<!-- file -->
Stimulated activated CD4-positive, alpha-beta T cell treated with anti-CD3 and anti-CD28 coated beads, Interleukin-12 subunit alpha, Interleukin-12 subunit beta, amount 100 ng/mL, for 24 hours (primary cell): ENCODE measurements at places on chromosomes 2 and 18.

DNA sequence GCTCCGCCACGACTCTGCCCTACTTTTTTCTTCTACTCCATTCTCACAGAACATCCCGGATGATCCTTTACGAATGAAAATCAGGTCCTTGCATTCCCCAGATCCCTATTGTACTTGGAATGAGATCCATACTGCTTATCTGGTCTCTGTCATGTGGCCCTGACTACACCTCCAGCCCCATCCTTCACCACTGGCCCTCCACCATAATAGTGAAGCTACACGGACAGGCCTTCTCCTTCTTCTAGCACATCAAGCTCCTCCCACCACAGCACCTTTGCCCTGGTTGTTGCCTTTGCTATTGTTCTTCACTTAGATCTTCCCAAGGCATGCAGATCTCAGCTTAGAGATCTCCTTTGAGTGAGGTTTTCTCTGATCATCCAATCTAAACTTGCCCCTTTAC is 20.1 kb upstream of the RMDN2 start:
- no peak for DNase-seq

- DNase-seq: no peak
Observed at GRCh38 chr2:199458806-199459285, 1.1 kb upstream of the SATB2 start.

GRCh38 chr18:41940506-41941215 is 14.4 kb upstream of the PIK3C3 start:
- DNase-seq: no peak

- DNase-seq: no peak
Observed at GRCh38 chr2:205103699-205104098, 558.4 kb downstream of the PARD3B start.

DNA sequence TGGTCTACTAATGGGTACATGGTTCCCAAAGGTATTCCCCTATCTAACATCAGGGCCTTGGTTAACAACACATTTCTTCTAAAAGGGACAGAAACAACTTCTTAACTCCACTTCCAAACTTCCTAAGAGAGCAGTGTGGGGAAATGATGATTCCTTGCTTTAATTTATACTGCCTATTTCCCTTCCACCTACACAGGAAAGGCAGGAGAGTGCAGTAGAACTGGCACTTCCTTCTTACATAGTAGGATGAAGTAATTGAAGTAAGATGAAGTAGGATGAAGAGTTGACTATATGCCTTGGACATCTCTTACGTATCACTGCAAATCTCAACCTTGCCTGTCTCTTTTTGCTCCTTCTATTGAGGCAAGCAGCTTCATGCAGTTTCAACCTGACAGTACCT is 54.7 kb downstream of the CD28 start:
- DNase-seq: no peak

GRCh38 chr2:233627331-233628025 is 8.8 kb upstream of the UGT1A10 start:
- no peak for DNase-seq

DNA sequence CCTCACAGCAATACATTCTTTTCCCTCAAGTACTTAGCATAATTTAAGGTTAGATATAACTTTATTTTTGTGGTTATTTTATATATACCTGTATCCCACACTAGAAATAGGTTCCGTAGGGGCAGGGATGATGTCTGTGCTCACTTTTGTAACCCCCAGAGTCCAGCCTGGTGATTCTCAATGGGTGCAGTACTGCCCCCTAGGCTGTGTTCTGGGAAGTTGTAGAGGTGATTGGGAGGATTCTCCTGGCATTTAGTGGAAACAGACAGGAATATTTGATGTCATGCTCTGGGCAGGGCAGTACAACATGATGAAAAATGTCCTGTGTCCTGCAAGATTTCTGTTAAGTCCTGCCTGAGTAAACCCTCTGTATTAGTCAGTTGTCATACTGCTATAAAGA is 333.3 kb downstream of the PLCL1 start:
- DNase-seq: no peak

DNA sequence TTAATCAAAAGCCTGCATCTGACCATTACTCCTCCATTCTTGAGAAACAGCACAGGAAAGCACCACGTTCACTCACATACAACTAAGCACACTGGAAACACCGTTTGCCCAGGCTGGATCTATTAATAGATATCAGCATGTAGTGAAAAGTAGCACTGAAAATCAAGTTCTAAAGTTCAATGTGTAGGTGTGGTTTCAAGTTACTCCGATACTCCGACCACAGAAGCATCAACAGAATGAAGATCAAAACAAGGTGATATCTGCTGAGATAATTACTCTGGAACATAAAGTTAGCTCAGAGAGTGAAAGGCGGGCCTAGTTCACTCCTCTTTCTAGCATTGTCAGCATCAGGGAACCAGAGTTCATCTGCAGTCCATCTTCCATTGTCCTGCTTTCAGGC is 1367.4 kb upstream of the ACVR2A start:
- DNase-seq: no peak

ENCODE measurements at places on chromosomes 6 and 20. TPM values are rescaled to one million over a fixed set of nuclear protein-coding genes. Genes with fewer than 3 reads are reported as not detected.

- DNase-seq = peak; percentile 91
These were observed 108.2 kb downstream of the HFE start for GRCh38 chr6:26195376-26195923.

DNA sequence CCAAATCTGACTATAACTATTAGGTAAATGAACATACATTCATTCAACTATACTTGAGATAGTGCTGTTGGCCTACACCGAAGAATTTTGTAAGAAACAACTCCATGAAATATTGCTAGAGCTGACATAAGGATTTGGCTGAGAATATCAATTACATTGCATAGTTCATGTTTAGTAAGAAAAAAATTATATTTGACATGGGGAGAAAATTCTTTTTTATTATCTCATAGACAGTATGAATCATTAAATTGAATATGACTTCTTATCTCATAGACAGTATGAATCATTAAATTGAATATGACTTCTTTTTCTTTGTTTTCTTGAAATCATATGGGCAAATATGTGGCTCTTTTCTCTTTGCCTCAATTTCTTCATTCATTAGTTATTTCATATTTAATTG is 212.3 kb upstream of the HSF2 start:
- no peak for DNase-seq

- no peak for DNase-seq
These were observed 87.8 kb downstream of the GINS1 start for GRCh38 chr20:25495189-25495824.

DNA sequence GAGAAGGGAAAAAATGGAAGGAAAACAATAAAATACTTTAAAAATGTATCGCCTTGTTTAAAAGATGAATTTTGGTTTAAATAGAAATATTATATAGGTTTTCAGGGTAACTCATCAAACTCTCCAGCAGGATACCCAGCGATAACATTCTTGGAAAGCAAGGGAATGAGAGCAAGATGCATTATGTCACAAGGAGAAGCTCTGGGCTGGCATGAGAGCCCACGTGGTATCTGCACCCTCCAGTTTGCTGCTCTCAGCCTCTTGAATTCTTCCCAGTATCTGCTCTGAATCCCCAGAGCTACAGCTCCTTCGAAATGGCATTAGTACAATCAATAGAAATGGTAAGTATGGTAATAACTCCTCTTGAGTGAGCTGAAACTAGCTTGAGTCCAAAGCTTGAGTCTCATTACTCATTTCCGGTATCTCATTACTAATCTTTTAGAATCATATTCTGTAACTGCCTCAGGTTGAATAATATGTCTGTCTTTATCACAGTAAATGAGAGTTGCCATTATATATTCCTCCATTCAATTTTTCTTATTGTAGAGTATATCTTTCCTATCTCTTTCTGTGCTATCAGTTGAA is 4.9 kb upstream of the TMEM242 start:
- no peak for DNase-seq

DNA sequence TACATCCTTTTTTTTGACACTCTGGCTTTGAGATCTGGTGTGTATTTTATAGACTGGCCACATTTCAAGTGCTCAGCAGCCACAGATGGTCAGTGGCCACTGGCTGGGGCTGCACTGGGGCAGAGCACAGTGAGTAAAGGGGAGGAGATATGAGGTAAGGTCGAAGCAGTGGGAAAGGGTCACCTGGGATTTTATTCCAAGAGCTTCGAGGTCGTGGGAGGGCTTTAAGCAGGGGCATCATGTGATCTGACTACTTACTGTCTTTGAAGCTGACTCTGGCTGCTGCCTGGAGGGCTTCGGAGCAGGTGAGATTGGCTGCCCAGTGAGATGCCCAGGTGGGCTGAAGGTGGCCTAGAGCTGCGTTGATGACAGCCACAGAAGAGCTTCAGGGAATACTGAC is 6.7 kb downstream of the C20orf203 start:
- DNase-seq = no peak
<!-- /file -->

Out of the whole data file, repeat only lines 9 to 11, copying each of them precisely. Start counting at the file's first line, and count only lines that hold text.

Observed at GRCh38 chr2:205103699-205104098, 558.4 kb downstream of the PARD3B start.

DNA sequence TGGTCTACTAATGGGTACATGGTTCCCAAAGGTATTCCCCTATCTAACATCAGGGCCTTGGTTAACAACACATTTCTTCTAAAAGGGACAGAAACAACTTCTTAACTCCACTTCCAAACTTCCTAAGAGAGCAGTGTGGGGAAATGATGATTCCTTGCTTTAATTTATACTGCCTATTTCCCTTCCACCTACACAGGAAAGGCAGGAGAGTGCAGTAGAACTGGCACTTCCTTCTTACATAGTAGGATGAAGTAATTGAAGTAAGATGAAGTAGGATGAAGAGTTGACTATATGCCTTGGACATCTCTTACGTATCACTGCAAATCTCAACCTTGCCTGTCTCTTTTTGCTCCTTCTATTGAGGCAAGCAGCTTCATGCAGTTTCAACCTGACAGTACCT is 54.7 kb downstream of the CD28 start:
- DNase-seq: no peak